Monday, April 22, 2024

Stand up for Safety: Aviator Leon "Windy" Smith

 by Susan Zehnder, Education Director

    “It is mighty easy Mr. Praeger for you to sit in your swivel chair in Washington and tell the flyers when they can fly…”

Windy Smith in the cockpit

When Leon D. Smith sent this message, it ended up getting him fired from his job and blacklisted from the post office air service. It also set off the first ever pilots’ strike.

Born in Millerton, PA, in 1889, Leon D. Smith was the youngest son of Dr. Frank W. Smith and Mary Anne Miller Smith. His father was a dentist who opened a practice in Elmira at 328 East Water Street. Leon Smith had been called “Windy” since he was a child, because he talked a lot. In school, he was known as an athlete and excelled in football. 

His two older brothers went into farming, but Windy was looking for something different. It wasn't until he met and became friends with aviation pioneer Glenn Curtiss in nearby Hammondsport, that he discovered his lifelong passion for flying. In 1913, Smith graduated from the Curtiss Aviation School, and immediately became a flight instructor. He was 24 years old. The country had a growing need for more pilots. Less than one year later, World War I broke out, and the demand for skilled pilots increased even more.

Teaching flying in Alabama

Flying was new and people were looking for what aviation could offer including moving the mail farther and faster. The first mail flights were in 1911, but regular service didn’t begin until May 15, 1918. The first issued airmail stamp cost 24 cents. The early routes used government-operated planes, and pilots logged valuable long-distance flying time and aerial navigation experience. Establishing regular service meant the mail could be more reliable. The first flight of scheduled service consisted of six U.S. Army “Jenny” biplanes, piloted by military officers. President Woodrow Wilson and U.S. Postmaster General Albert S. Burleson were two of the dignitaries that attended to witness their take-off. Each of the six planes carried over a hundred pounds of mail from Washington, D.C., to Belmont Park, New York City. The flight was 218 miles, necessitating a brief stopover in Philadelphia. Of these six planes, one didn’t make it. The pilot became disoriented soon after take-off, and he needed to return to earth. Upon landing, the plane was badly damaged, so his payload of mail was loaded on a truck and driven back to Washington.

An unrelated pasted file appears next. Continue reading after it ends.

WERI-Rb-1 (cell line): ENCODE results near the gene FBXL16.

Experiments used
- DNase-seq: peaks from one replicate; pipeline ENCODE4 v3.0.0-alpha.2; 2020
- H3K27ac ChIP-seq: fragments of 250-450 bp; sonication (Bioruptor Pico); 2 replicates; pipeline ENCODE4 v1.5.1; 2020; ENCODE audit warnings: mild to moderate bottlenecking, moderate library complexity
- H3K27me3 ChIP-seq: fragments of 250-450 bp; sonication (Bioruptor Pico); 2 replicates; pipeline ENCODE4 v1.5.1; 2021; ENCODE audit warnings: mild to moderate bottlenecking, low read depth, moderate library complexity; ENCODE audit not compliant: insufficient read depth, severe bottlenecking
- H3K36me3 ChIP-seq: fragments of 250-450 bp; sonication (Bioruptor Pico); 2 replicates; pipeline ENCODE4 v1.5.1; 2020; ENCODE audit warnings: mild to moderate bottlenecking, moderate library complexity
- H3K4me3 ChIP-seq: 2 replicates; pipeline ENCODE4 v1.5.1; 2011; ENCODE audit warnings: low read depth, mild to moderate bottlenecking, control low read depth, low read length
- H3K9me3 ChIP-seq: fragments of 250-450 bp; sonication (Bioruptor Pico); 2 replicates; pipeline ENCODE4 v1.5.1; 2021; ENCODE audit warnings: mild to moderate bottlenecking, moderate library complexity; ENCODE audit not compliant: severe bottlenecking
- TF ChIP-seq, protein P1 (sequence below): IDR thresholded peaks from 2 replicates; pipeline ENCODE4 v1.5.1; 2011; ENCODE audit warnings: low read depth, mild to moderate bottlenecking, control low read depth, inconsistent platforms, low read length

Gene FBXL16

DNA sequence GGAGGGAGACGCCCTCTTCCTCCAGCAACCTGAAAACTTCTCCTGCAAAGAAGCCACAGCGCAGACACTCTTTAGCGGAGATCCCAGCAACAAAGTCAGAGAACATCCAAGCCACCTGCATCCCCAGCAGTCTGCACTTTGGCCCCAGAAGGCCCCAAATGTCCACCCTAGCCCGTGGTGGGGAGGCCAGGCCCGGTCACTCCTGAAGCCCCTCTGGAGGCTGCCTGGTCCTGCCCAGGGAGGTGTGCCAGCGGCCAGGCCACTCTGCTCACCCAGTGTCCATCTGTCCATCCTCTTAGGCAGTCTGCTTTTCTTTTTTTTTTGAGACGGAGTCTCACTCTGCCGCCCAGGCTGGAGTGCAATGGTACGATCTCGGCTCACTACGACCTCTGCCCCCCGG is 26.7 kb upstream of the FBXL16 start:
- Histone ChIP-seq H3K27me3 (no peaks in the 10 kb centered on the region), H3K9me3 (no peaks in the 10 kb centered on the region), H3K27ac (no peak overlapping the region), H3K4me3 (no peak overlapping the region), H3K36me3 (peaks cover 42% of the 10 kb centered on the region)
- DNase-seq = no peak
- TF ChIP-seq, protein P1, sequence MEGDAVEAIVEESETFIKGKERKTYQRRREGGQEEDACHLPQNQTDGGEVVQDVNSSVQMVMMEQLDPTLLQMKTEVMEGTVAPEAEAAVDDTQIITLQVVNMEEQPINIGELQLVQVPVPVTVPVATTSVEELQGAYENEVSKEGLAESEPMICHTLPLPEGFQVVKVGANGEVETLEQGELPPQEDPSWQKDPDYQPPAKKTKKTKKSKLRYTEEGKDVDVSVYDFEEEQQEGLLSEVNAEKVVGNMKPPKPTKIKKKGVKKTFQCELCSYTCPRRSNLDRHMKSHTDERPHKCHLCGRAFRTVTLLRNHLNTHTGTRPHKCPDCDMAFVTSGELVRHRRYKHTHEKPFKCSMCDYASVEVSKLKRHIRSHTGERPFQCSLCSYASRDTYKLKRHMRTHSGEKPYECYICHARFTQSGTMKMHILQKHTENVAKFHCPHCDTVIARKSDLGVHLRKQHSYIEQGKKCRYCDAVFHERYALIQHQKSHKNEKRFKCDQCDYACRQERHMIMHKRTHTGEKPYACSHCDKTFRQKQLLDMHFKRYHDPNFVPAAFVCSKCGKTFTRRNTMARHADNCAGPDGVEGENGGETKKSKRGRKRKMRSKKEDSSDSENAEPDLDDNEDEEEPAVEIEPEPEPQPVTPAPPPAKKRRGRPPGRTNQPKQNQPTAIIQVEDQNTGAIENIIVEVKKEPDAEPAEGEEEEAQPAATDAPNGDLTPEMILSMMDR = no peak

After four months, the Aerial Mail Service of the U.S. Post Office Department was established and took over mail delivery. Now, the department had a fleet of purpose-built biplanes staffed by a crew of civilian pilots. In December 1918, 28-year-old Leon D. “Windy” Smith was hired as one of those pilots.

Six months later, on June 22, 1919, the weather turned to heavy fog and the pilots complained to each other. Smith took it farther and wrote directly to Second Assistant Postmaster General Otto Praeger with his objections. He pointed out that only a week earlier, Charles Lamborn, whom he called one of the best flyers in the United States, had lost his life while attempting to deliver the mail.

Praeger immediately fired pilots Smith and E. Hamilton Lee for refusing to fly. This motivated all the pilots to go on strike and for weeks, airmail service stopped completely. When it was over, all pilots, except Smith, were rehired. Praeger held fast to his grudge against Smith.

Praeger had been appointed to his position by Postmaster General Burleson, his one qualification being that he was Burleson’s fishing and hunting buddy. Praeger was ambitious but lacked experience and understanding of the new kind of transportation. Between 1918 and 1926, thirty-five pilots lost their lives in service to the U.S. Postal Service. Being denied his job with the Post Office didn’t stop Smith from flying. 

Posing with his stunt woman

He went back to teaching pilots to fly, and he started “Windy Smith’s Air Circus,” an aerial acrobatics and stunt business. One of those daring stunts was covered in another one of our blogs titled FallingWomen: Elmira’s Lady Parachutists.

Leon D. “Windy” Smith, always known as a safe pilot, died in 1960 at the age of 70. He is buried in Woodlawn Cemetery.


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